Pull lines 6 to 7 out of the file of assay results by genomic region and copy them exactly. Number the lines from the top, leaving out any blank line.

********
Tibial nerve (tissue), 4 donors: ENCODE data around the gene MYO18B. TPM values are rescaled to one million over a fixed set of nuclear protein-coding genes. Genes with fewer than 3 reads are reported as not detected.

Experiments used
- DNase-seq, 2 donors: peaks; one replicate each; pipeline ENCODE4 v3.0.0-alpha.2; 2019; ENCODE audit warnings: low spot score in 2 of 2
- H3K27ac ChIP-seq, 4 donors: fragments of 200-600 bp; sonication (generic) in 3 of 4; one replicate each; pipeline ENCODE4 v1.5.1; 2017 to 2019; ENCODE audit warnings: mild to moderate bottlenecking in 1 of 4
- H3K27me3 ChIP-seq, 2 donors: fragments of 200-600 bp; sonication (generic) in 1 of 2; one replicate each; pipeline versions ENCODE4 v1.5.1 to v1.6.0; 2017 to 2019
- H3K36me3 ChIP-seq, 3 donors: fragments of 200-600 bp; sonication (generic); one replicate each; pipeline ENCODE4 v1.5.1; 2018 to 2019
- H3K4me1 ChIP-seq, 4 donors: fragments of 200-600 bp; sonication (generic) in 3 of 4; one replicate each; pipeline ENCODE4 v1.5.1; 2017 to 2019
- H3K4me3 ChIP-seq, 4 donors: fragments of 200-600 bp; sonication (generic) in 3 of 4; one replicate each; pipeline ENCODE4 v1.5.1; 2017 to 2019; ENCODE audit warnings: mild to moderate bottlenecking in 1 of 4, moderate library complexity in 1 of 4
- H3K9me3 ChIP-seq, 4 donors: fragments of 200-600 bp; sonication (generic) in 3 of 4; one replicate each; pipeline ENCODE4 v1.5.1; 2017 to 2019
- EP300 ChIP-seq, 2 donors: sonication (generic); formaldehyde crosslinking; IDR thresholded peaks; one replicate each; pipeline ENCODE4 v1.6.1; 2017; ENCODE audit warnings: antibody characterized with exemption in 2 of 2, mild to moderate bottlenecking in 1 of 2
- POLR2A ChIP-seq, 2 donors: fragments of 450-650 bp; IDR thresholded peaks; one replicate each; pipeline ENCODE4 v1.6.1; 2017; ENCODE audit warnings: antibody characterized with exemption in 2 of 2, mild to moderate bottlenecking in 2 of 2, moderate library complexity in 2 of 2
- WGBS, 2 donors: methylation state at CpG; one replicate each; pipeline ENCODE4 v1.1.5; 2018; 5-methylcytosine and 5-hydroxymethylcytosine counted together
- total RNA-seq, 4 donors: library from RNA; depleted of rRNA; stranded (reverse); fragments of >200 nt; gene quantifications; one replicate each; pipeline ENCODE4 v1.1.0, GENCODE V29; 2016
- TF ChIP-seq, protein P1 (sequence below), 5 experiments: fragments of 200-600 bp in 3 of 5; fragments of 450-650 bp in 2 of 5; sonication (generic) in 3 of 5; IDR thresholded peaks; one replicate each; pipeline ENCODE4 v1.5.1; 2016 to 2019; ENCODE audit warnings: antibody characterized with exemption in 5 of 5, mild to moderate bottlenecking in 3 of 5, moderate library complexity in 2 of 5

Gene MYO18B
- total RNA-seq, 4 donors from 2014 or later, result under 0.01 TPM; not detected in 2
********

- H3K36me3 ChIP-seq, 3 donors: fragments of 200-600 bp; sonication (generic); one replicate each; pipeline ENCODE4 v1.5.1; 2018 to 2019
- H3K4me1 ChIP-seq, 4 donors: fragments of 200-600 bp; sonication (generic) in 3 of 4; one replicate each; pipeline ENCODE4 v1.5.1; 2017 to 2019